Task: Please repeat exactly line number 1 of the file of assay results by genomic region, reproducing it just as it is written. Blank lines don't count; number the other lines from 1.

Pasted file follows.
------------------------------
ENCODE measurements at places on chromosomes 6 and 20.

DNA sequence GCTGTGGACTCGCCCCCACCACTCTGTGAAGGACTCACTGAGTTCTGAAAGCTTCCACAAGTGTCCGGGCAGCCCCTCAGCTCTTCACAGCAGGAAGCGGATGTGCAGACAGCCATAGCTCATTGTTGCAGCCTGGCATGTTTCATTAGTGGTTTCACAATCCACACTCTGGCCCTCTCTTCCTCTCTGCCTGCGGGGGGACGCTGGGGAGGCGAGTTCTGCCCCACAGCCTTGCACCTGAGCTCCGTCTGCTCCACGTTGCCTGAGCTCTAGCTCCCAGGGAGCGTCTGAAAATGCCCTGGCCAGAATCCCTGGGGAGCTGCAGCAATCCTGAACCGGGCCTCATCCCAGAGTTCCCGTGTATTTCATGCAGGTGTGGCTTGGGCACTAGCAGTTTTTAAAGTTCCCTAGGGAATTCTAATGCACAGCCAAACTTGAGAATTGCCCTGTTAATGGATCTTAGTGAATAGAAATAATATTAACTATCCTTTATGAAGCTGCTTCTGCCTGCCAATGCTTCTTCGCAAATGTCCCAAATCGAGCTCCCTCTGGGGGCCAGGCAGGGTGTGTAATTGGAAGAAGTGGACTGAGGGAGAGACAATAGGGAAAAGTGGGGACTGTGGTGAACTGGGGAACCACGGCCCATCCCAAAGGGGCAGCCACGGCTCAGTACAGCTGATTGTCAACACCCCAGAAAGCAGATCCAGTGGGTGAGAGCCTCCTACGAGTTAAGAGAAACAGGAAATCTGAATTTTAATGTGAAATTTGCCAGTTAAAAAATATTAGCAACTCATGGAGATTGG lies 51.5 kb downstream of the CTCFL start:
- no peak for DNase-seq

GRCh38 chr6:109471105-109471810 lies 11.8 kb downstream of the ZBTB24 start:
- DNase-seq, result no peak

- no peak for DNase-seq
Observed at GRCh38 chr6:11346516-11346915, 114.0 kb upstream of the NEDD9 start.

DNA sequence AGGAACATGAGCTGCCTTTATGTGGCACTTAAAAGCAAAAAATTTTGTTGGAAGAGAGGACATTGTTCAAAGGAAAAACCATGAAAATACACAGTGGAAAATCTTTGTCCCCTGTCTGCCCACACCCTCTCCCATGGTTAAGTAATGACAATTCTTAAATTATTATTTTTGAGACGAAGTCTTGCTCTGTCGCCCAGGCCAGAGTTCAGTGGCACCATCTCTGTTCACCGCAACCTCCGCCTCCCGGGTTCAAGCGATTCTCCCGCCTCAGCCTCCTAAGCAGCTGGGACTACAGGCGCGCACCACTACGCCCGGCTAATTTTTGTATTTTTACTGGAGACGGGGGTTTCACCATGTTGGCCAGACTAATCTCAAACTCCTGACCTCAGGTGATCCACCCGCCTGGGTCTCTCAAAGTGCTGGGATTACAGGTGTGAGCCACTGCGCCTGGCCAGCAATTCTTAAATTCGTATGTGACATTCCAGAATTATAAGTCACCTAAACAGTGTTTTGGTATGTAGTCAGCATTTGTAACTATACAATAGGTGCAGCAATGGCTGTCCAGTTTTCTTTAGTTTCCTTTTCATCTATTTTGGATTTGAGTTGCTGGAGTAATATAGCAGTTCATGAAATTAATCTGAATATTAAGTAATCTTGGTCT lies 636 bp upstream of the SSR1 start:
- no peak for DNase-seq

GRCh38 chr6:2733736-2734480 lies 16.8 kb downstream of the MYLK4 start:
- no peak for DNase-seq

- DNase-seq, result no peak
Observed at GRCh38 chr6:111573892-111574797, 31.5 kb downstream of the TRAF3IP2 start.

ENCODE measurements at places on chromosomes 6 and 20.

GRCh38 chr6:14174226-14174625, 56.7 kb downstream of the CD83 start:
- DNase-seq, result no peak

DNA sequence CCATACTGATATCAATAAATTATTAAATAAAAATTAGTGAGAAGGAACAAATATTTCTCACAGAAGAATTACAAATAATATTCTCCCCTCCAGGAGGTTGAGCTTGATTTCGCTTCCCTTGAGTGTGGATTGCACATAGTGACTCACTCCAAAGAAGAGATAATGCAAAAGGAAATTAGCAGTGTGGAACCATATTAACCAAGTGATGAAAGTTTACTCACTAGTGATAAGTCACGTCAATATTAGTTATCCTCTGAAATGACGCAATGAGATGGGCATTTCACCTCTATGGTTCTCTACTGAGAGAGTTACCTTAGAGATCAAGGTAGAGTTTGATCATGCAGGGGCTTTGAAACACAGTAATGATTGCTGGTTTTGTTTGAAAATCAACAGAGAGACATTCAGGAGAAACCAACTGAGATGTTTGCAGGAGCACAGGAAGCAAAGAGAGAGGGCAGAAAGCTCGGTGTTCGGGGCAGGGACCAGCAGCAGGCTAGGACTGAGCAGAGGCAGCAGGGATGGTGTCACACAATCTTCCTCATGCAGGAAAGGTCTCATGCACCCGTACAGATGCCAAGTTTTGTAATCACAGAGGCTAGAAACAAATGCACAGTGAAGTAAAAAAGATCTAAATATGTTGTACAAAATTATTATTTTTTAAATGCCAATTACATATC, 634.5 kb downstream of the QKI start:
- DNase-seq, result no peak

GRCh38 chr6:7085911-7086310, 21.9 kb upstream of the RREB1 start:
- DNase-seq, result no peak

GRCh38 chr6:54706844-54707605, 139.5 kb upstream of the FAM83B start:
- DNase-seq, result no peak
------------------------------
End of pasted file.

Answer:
ENCODE measurements at places on chromosomes 6 and 20.